USCA commends Vilsack for GIPSA suppoert |

USCA commends Vilsack for GIPSA suppoert

The U.S. Cattlemen’s Association (USCA) commends U.S. Department of Agriculture (USDA) Secretary Vilsack on his recent commitment to maintaining the previously set-upon timeline for the proposed Grain Inspection and Packers and Stockyards Administration (GIPSA) rule. USCA agrees with Secretary Vilsack’s points that the two needed analyses (Executive Order 1286 and Regulatory Flexibility Act) have been conducted, and adequately meet the guidelines for a federal rulemaking process.

The concerns that have been expressed by groups opposing this rule all focus on what they foresee to be potential economic crises that will be brought about as a result of the proposed rule’s implementation. Such reasoning led them to urge Congress to propose the need for an economic analysis to be done before any additional action was taken on the rule. However, one need only to look at the country’s current captive supply, declining cattle herds, and reduced market access for some producers to see the true economic need for this rule.

USCA President, Jon Wooster, stated, “It is well understood across the industry that USDA lacks the actual capabilities and models to conduct the studies that are being requested by Congress; as in fact, the U.S. General Accounting Office (GAO) noted in 2002 in their Economic Models of Cattle prices report that USDA does not have the ability to measure the impacts of concentration and new marketing practices in the cattle/beef industry. GAO reported ‘USDA models… do not incorporate market concentration, marketing agreements, and forward contracts because they were not designed to answer questions about these factors.’ Moreover, data sets used to estimate the model have been lost, along with standard measures of statistical goodness of fit and other diagnostics of model performance.’ Thus, such a review would have proved futile and would have only effectively stalled any action on the proposed rule’s implementation and lengthened a process that is already unduly delayed as specified under the 2008 Farm Bill.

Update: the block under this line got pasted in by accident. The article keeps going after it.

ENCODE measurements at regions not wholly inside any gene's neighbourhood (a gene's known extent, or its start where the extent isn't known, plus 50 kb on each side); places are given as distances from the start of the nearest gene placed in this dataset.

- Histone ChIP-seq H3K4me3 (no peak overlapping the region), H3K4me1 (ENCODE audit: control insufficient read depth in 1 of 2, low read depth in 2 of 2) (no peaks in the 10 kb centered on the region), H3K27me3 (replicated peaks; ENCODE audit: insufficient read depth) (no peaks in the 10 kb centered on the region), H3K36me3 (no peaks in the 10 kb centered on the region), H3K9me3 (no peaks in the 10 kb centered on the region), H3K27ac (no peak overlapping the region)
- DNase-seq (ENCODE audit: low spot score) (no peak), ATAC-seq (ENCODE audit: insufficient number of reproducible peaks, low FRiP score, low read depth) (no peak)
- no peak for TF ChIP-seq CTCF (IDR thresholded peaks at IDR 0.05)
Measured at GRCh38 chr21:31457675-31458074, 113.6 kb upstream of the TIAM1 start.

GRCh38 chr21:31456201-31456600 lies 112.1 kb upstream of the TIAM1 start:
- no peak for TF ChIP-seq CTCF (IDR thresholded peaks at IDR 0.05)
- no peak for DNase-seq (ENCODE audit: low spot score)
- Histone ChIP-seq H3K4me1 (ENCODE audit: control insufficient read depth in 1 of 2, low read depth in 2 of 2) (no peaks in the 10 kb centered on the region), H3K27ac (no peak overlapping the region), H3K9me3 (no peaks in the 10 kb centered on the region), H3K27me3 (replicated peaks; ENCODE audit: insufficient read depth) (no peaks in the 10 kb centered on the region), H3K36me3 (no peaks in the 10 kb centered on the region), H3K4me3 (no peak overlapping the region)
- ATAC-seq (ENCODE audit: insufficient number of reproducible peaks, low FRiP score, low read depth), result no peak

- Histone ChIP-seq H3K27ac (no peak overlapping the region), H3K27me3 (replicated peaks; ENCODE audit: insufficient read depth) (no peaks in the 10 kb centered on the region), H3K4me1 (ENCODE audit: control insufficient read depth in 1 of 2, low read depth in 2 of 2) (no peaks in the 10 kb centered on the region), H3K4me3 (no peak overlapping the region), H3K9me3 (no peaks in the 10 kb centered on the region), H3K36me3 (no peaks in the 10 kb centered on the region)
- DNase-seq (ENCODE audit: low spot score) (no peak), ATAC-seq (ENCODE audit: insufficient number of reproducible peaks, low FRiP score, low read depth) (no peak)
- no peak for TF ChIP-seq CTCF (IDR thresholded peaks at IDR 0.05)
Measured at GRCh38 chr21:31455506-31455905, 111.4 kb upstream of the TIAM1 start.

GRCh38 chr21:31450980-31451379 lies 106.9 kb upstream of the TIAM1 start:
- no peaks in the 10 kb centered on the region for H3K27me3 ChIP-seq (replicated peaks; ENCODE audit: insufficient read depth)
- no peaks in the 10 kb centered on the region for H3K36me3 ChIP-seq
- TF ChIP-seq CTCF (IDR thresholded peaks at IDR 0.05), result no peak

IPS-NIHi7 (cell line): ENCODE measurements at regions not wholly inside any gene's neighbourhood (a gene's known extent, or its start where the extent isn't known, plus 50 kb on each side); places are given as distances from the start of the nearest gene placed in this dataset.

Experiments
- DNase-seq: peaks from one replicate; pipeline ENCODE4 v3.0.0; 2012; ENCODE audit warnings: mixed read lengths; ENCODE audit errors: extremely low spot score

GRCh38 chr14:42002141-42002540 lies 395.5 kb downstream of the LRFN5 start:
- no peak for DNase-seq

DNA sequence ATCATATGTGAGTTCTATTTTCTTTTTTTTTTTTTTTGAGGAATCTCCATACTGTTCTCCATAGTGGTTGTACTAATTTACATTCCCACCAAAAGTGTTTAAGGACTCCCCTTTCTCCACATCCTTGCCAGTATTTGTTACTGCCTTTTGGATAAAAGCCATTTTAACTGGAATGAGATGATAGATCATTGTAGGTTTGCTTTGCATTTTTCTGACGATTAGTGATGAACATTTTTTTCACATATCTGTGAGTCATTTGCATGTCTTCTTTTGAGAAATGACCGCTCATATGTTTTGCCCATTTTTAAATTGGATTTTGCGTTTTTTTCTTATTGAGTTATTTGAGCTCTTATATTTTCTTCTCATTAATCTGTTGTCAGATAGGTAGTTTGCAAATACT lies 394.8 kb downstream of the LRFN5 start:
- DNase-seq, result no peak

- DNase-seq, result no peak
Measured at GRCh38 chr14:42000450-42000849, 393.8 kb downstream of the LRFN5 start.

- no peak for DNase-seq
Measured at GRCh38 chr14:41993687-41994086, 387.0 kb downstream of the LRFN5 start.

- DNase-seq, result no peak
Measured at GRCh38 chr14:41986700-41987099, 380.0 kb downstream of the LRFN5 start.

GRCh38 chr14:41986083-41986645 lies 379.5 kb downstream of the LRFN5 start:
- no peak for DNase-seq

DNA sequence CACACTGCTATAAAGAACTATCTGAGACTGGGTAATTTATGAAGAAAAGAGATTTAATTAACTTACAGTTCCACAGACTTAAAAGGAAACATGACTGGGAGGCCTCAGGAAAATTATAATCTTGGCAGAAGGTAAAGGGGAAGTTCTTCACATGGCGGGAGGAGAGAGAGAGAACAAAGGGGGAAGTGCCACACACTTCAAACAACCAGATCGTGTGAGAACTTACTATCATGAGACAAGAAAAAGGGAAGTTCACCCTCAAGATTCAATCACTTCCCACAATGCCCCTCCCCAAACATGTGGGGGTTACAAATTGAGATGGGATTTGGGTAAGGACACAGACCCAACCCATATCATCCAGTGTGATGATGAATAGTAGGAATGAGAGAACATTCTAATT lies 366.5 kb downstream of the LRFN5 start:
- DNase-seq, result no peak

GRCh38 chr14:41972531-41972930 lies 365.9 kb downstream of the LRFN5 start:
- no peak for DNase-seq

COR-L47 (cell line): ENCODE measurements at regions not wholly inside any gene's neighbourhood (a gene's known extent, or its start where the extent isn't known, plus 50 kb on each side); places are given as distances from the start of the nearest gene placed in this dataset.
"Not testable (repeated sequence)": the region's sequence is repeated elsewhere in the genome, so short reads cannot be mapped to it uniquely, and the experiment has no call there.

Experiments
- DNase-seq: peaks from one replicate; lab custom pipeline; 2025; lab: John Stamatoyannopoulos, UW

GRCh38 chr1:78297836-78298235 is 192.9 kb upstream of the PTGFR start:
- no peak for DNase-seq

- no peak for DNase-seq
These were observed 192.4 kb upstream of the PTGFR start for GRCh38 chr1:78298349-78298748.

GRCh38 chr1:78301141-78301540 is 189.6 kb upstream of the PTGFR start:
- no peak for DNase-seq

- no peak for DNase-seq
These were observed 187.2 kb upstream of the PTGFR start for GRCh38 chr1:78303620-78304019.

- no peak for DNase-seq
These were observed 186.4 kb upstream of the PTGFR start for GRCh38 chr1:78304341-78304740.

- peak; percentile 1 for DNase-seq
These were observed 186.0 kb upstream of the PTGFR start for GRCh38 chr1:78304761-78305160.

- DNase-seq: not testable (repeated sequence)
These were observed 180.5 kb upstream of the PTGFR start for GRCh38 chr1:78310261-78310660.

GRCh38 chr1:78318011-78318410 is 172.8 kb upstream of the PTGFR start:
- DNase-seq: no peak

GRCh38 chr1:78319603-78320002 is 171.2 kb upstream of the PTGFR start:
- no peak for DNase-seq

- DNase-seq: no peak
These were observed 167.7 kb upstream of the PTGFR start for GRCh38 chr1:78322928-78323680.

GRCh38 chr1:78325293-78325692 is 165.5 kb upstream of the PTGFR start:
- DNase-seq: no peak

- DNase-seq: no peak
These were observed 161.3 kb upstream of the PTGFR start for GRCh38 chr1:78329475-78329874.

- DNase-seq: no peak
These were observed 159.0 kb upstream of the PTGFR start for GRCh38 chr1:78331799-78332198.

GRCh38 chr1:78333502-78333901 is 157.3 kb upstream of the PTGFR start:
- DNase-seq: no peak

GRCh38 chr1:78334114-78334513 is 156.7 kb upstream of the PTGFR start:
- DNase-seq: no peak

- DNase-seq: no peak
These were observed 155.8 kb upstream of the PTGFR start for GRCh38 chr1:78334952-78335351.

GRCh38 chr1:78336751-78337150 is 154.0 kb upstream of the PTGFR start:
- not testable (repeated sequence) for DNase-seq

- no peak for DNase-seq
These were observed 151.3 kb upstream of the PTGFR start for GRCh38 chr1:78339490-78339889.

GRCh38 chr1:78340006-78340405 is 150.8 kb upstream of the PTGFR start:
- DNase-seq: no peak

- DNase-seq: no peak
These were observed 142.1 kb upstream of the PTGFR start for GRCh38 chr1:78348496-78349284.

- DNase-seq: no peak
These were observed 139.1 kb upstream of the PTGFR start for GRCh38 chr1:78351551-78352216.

“It’s interesting that the critics of this rule fail to reference that there is a continued increase of captive supply cattle in this country that decreases competitive price discovery and limits market access for many producers. That reality and the resulting continued decline of the U.S. cow herd are evidence enough for the need to implement this proposed rule. The proposed rule clarifies the existing business justification and competitive injury clauses, and will help create a long awaited level playing field and competitive market place for cattle producers and independent cattle feeders.

“Furthermore, these rule clarifications will more than likely decrease lawsuits,” continued Wooster, “Anytime a rule tightens the scope of clarification for a violation it decreases the confusion for interpretation and defines the grounds for the merits of a lawsuit. Now cattle producers, feeders and packers alike will all be on the same page regarding the provisions of the Packers and Stockyards Act. This should be welcomed by an industry that thrives under clear direction and an open, competitive business environment.”

USCA Executive Vice President Jess Peterson noted, “USCA continues to evaluate specific portions of the rule such as limiting packer to packer sales, the changes affecting livestock dealers buying for more than one packer in the livestock market, and the effect the rule will have on premium marketing agreements. USCA has stressed that the final rules be clear that they are not to be interpreted in any way that would diminish existing value added programs such as CAB, CHB, or other such branded programs or premium based marketing programs, nor should they be interpreted in any way that would restrict future development of other such value based marketing agreements. USCA will request that in defining discrimination, the failure to offer appropriate premiums be justified as a discriminatory practice.

“However, USCA is confident that once these provisions are addressed, the U.S. cattle industry will have a rule that adequately addresses the concerns of producers across the country and ensures a healthy, competitive and business environment. USCA encourages all producers to submit comments in support of the proposed rule and outline how this rule can benefit their cattle operation.”

GIPSA will consider comments received by Nov. 22, 2010. Comments may be submitted via e-mail to, hard copy via mail, hand delivery, or courier to Tess Butler, GIPSA, USDA, 1400 Independence Avenue, SW, Room 1643-S, Washington, DC 20250-3604; fax to 202-690-2173; or via the Federal eRulemaking Portal at

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